That's a rhetorical question. Though I'll answer it anyway: I'm beginning to think no.
This is in part in reaction to beginning to watch Oliver Stone's Untold History of the United States. It's a series on Showtime that basically tells you that pretty much everything we've been led to believe about our country's involvement in everything since World War II is a smelly load of reeking bull pucky.
The series contends that just about everything our government tells us is an outright lie or at least a distortion of the truth that even it's own mother wouldn't recognize. None of this came as a major revelation to me.
But, I have always wanted to believe that deep down America was on the side of right and had principles. Stone pretty much shot that fantasy to hell.
I wasn't shocked that Bush and Cheney lied and maneuvered us into useless wars in Iraq and Afghanistan. I intuitively knew it at the time. George W was obviously itching to go in a kick some Iraqi butt after his father's Desert Storm fizzled out. After all, we were all pissed about 9-11 and wanted to take out our anger on somebody. Why not the Iraqis and the Afghan's? So what if they didn't have anything to do with the Twin Towers.
I was disappointed in Stone's revelations about Obama. I had had high hopes that he really was a good person. But Stone paints him with almost the same brush as Bush.
I haven't watched the episode about Jimmy Carter, but I'm holding onto some hope that he is a good person. Because Harry S. Truman apparently was a bumbling racist who dropped the bomb for no good reason. Japan would have surrendered anyway because Russia declared war on them as part of an agreement Roosevelt made once Germany surrendered. And apparently Truman reneged on the agreement anyway.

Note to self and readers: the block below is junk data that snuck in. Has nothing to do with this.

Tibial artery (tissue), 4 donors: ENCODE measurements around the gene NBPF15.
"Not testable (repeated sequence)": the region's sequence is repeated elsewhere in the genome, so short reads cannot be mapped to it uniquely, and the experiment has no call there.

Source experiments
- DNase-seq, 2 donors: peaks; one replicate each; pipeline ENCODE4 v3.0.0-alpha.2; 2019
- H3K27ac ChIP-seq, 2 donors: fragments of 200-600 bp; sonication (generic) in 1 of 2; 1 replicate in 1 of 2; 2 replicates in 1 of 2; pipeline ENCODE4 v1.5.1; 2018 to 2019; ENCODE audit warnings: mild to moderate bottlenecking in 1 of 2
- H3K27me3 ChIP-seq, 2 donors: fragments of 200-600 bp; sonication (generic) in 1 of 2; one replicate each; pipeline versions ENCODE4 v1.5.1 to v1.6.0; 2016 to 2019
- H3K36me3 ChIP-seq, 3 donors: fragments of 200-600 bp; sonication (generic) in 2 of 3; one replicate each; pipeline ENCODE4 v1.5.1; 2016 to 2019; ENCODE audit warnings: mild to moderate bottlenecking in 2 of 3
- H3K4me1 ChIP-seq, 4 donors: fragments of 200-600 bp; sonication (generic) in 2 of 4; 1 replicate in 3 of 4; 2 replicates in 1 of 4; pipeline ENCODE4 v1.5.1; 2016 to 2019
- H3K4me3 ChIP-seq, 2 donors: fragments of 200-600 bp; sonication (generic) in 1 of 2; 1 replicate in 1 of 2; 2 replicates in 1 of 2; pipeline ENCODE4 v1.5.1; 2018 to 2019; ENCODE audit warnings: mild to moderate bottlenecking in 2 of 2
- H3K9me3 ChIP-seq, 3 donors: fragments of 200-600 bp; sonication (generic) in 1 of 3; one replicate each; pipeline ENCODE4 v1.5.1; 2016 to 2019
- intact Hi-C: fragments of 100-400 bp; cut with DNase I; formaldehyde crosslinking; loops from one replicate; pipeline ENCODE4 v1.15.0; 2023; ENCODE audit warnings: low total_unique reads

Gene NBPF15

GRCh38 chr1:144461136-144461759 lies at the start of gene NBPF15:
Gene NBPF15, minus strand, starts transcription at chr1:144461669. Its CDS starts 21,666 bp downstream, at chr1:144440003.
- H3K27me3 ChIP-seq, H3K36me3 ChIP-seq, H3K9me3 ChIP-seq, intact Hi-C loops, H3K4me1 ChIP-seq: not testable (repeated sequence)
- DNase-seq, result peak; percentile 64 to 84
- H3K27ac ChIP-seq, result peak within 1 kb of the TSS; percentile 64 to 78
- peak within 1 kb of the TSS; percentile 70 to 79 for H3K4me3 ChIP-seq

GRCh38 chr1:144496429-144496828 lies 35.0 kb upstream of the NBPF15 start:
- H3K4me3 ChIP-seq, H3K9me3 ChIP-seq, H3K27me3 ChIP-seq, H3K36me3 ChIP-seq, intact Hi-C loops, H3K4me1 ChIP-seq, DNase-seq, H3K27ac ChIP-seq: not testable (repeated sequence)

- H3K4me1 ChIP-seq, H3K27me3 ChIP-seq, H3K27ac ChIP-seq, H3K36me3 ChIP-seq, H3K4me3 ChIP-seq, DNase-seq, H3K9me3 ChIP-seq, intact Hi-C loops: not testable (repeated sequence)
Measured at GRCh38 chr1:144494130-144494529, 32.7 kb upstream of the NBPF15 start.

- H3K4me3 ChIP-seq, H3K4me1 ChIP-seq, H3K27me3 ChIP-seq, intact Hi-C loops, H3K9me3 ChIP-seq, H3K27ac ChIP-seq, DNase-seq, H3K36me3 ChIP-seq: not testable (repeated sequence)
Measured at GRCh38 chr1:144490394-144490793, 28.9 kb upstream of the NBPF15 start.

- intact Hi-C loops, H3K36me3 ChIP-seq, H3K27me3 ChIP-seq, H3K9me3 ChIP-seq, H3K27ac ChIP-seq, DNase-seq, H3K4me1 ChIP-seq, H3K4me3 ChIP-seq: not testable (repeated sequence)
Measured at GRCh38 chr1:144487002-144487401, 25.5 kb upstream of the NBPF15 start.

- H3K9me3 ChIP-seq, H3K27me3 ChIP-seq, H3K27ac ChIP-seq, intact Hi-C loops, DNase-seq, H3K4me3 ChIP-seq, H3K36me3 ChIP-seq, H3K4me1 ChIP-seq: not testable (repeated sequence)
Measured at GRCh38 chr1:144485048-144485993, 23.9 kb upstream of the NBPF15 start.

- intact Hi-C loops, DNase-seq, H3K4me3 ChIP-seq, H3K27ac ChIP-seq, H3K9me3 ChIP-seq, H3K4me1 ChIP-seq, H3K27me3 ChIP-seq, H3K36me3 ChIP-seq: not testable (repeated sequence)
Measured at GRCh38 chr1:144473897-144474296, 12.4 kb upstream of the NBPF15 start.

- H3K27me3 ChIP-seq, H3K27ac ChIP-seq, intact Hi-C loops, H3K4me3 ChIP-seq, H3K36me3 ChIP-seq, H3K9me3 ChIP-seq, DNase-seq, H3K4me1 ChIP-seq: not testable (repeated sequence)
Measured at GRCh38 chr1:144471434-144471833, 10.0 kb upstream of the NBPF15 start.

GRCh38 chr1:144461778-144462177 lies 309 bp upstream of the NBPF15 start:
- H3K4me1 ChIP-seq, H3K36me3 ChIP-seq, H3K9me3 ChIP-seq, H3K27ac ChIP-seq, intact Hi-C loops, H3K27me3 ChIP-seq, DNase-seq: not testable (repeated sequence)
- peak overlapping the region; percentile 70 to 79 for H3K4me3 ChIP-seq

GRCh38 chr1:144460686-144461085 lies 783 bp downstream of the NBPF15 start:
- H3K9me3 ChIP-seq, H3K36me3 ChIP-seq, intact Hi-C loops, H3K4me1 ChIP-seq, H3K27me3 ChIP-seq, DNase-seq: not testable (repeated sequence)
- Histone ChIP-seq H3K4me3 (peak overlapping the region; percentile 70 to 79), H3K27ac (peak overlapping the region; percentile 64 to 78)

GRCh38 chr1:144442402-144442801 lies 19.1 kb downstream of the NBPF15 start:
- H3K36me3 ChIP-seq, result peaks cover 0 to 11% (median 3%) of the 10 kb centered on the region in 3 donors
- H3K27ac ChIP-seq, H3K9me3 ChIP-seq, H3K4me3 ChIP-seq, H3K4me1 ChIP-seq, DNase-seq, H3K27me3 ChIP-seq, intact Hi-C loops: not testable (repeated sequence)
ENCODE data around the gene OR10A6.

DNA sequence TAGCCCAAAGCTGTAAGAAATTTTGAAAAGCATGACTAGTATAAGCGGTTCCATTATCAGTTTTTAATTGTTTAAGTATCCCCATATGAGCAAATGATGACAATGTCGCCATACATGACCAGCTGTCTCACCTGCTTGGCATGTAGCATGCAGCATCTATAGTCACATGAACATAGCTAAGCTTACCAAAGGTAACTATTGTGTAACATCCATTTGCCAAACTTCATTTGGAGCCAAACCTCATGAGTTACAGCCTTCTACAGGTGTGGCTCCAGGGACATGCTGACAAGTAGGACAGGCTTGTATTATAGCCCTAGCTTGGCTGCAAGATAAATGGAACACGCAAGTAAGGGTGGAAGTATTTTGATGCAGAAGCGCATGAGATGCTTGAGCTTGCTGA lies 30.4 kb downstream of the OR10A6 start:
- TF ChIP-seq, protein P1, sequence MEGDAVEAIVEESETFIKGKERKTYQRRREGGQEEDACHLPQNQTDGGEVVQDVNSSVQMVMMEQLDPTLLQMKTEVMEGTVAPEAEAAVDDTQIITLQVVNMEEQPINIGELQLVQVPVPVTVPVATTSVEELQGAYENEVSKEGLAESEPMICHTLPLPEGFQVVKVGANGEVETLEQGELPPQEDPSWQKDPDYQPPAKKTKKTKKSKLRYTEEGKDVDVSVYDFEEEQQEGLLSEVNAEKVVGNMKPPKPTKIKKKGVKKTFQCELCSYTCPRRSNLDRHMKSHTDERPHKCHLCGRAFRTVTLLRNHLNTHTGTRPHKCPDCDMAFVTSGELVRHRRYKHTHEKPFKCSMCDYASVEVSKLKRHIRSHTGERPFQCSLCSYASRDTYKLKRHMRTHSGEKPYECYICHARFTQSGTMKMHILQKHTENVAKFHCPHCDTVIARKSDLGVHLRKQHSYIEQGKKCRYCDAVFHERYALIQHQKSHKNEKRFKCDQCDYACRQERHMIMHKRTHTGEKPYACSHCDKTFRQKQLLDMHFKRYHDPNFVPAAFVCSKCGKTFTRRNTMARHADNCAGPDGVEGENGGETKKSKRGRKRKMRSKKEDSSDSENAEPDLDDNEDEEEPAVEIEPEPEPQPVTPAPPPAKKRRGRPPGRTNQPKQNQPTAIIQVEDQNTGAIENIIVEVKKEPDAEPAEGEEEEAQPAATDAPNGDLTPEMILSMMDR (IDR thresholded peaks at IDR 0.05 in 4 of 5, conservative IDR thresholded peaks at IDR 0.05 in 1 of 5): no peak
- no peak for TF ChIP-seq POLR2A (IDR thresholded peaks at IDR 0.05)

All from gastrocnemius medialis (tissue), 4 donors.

According to Stone, the Russians have gotten a bum rap even though they were largely responsible for winning World War II after bearing the brunt of German aggression.
Though one must always take such revelations of about the truth being lies with a grain or two of sea salt. Anything stated with enough conviction (and ample amount of footnotes and references) certainly sounds true. And if it tugs at your belief system, you are willing to accept it as the unflinching truth about truth.
And that's the paradox about truth. Everything is true from a certain perspective. And everything is a lie from a certain perspective. You just have to figure out a perspective that works the best for you.
Remember though, that you read this on the Internet so it must be true.